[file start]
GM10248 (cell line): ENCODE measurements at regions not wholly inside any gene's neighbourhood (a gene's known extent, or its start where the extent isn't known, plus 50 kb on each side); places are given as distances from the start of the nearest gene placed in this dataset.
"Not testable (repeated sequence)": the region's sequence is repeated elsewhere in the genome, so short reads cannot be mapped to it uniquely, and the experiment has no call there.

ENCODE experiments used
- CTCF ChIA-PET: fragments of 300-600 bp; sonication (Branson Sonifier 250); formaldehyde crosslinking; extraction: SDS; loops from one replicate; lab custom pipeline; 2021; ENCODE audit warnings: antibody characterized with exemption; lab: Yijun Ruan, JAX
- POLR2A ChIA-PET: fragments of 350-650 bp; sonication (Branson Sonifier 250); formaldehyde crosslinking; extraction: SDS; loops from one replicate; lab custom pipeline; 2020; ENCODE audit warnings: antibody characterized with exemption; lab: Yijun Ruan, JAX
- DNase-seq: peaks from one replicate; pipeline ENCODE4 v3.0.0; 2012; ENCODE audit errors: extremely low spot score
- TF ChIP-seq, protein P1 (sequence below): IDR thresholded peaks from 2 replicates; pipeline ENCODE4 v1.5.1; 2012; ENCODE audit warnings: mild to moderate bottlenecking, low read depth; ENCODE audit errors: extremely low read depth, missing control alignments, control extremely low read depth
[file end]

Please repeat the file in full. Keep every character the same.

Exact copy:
GM10248 (cell line): ENCODE measurements at regions not wholly inside any gene's neighbourhood (a gene's known extent, or its start where the extent isn't known, plus 50 kb on each side); places are given as distances from the start of the nearest gene placed in this dataset.
"Not testable (repeated sequence)": the region's sequence is repeated elsewhere in the genome, so short reads cannot be mapped to it uniquely, and the experiment has no call there.

ENCODE experiments used
- CTCF ChIA-PET: fragments of 300-600 bp; sonication (Branson Sonifier 250); formaldehyde crosslinking; extraction: SDS; loops from one replicate; lab custom pipeline; 2021; ENCODE audit warnings: antibody characterized with exemption; lab: Yijun Ruan, JAX
- POLR2A ChIA-PET: fragments of 350-650 bp; sonication (Branson Sonifier 250); formaldehyde crosslinking; extraction: SDS; loops from one replicate; lab custom pipeline; 2020; ENCODE audit warnings: antibody characterized with exemption; lab: Yijun Ruan, JAX
- DNase-seq: peaks from one replicate; pipeline ENCODE4 v3.0.0; 2012; ENCODE audit errors: extremely low spot score
- TF ChIP-seq, protein P1 (sequence below): IDR thresholded peaks from 2 replicates; pipeline ENCODE4 v1.5.1; 2012; ENCODE audit warnings: mild to moderate bottlenecking, low read depth; ENCODE audit errors: extremely low read depth, missing control alignments, control extremely low read depth